The product management field has a wide variation of job titles and responsibilities. Consequently, companies have their product teams organized in many different ways.
Some companies have a product-dedicated team while others have product-focused people distributed through the other departments. For example, a product marketing manager on the marketing team, or a growth product manager on the growth team.
One of the most common variations of product management jobs is the technical product manager (TPM). Technical product managers are product specialists with the capacity to handle complex technological products.
You can find technical product manager jobs in every type of company -- from startups to large corporations. However, the job description changes a little depending on the company you decide to work for.
While every technical product manager’s specialization is product development, smaller companies require them to manage all product responsibilities. It’s just part of the startup workflow.
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Difference Between a Traditional and a Technical Product Manager
The main difference between a traditional product manager and a technical product manager lies in their background.
A technical product manager is a person with a technical background as opposed to a cross-functional business background.
While traditional product managers tend to have a background in either marketing, sales, administration, public relations, or economics; technical product managers come from an engineering, computer science, or information technology background.
The word “technical” on the job title tells more about the individual performing the job than about the position itself.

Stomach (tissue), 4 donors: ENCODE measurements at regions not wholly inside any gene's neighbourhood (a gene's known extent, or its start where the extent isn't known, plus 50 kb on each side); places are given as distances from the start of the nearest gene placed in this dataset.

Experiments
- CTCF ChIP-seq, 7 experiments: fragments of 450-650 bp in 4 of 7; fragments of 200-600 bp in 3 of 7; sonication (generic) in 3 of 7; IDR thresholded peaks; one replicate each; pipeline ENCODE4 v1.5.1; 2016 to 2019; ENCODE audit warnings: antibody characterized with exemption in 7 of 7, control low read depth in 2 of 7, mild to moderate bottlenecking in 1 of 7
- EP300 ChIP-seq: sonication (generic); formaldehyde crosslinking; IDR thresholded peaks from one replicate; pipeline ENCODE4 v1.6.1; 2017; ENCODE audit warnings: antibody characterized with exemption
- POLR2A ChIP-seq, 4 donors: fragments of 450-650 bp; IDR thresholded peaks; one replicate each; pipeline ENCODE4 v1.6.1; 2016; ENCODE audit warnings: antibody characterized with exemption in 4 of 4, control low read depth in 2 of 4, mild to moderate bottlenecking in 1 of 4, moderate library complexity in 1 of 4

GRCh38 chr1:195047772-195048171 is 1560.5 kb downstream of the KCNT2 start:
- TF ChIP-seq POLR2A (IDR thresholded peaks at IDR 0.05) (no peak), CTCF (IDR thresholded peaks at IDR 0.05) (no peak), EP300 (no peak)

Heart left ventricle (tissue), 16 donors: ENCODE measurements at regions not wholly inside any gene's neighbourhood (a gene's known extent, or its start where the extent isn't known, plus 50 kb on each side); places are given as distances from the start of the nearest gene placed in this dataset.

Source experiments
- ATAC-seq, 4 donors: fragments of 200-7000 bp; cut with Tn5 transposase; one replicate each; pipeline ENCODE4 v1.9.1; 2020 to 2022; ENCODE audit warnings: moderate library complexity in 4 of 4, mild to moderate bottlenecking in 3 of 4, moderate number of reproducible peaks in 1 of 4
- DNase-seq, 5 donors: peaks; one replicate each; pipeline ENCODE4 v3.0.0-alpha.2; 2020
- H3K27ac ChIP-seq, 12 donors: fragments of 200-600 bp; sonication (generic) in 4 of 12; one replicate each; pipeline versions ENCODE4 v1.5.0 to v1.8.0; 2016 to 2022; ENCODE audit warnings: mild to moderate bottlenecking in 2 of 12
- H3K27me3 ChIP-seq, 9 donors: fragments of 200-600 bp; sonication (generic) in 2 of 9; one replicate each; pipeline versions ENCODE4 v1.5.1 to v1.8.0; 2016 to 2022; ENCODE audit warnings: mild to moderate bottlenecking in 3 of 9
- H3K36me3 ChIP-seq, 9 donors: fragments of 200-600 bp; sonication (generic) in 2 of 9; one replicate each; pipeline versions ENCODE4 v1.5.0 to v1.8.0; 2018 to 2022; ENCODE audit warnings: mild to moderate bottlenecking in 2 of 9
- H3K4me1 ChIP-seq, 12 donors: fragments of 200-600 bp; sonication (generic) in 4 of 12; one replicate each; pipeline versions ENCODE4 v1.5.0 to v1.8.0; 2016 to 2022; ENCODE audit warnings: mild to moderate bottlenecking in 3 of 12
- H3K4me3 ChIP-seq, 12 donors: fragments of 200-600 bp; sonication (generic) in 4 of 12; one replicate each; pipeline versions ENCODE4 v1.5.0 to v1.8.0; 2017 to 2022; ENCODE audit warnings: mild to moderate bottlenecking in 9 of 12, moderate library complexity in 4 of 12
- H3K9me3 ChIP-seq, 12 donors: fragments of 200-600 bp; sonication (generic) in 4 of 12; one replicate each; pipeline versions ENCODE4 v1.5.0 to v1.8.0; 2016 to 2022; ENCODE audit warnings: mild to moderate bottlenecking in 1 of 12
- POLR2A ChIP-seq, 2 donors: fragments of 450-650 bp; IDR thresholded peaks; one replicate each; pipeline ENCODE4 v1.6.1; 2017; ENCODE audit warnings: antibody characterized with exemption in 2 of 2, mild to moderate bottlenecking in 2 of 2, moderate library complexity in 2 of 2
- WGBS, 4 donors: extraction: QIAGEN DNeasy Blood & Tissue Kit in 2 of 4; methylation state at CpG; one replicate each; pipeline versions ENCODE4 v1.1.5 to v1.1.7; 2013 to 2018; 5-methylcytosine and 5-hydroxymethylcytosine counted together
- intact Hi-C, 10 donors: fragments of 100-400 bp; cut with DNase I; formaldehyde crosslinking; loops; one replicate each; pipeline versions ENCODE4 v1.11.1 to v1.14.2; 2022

What Does a Technical Product Manager Do?
Technical product managers have a deep understanding of how to bring products into the market in terms of development. They are responsible for translating the product roadmap into actionable steps for the product to be built.
To do that, technical product managers work closely with engineers, designers, and developers. Their strong technical know-how facilitates communication between strategy-minded product people and engineering employees.
What the Technical Product Manager Job Entails
The product field involves three main functions: strategy, positioning, and development.
In small organizations, all these functions are performed by one or two employees. But as companies grow there is the need to have a few employees dedicated to each function.
The first function, strategy, involves crafting the product vision and making sure that the product goals are aligned to the company’s purpose. In the case of early-stage companies, this is the founder’s responsibility. Larger organizations have senior product managers focusing on the product strategy.
Product positioning, which is the second function, entails everything from understanding customers’ needs to communicating the products’ benefits to the right audience. Startups tend to have the marketing team taking over these responsibilities. And as companies grow, product positioning and messaging become product marketing managers’ duty.
The last function, product development, is where technical product managers shine. This part of product management involves the action plan necessary for the engineering team to build the product.